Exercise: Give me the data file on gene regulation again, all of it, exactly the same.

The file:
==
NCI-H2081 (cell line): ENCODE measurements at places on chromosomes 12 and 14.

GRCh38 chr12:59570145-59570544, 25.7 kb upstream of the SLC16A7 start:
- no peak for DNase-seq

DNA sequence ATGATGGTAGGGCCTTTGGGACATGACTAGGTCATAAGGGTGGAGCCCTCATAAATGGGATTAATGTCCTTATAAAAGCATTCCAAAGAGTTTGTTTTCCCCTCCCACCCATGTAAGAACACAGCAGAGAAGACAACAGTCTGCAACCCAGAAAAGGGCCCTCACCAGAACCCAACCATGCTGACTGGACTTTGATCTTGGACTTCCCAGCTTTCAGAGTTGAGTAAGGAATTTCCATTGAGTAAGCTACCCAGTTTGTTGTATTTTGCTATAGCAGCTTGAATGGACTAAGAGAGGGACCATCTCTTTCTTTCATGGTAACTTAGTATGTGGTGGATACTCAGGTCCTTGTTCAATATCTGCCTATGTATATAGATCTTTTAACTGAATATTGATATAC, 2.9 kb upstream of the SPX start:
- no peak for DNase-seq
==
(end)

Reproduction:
NCI-H2081 (cell line): ENCODE measurements at places on chromosomes 12 and 14.

GRCh38 chr12:59570145-59570544, 25.7 kb upstream of the SLC16A7 start:
- no peak for DNase-seq

DNA sequence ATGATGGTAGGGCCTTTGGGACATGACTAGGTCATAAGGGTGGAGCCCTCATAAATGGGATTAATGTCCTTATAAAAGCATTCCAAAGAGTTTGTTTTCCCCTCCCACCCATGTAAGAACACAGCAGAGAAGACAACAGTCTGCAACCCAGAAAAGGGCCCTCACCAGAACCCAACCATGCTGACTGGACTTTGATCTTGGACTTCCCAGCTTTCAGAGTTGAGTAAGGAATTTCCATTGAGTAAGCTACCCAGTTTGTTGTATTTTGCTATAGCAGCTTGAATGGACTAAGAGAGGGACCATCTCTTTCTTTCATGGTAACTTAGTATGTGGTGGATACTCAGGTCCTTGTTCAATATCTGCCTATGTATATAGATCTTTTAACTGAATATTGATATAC, 2.9 kb upstream of the SPX start:
- no peak for DNase-seq